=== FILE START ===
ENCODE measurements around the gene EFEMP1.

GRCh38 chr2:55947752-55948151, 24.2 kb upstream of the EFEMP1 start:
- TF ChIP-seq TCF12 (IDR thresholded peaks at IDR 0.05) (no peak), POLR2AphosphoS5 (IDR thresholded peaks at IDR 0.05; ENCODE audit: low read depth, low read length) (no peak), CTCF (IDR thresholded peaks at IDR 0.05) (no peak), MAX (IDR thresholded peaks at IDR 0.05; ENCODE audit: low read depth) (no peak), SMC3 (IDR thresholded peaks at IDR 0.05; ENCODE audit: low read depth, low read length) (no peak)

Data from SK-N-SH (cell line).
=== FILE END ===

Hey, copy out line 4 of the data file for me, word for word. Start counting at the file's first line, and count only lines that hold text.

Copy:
Data from SK-N-SH (cell line).